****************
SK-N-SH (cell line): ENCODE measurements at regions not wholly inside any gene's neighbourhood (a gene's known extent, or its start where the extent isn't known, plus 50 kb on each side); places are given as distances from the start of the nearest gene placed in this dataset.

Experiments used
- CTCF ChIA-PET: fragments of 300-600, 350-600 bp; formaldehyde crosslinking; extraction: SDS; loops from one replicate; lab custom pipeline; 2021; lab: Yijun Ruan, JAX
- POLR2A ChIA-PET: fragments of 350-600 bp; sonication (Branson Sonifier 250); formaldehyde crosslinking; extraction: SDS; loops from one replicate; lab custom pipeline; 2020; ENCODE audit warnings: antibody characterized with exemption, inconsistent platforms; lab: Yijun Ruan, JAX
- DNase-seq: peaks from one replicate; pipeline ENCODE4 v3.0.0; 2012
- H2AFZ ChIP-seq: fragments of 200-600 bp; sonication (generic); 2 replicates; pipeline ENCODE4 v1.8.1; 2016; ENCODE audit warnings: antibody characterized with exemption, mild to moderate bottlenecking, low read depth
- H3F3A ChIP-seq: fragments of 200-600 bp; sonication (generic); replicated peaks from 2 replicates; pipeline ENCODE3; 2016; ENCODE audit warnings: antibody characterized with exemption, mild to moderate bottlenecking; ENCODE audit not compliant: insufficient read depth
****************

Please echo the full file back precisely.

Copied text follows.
SK-N-SH (cell line): ENCODE measurements at regions not wholly inside any gene's neighbourhood (a gene's known extent, or its start where the extent isn't known, plus 50 kb on each side); places are given as distances from the start of the nearest gene placed in this dataset.

Experiments used
- CTCF ChIA-PET: fragments of 300-600, 350-600 bp; formaldehyde crosslinking; extraction: SDS; loops from one replicate; lab custom pipeline; 2021; lab: Yijun Ruan, JAX
- POLR2A ChIA-PET: fragments of 350-600 bp; sonication (Branson Sonifier 250); formaldehyde crosslinking; extraction: SDS; loops from one replicate; lab custom pipeline; 2020; ENCODE audit warnings: antibody characterized with exemption, inconsistent platforms; lab: Yijun Ruan, JAX
- DNase-seq: peaks from one replicate; pipeline ENCODE4 v3.0.0; 2012
- H2AFZ ChIP-seq: fragments of 200-600 bp; sonication (generic); 2 replicates; pipeline ENCODE4 v1.8.1; 2016; ENCODE audit warnings: antibody characterized with exemption, mild to moderate bottlenecking, low read depth
- H3F3A ChIP-seq: fragments of 200-600 bp; sonication (generic); replicated peaks from 2 replicates; pipeline ENCODE3; 2016; ENCODE audit warnings: antibody characterized with exemption, mild to moderate bottlenecking; ENCODE audit not compliant: insufficient read depth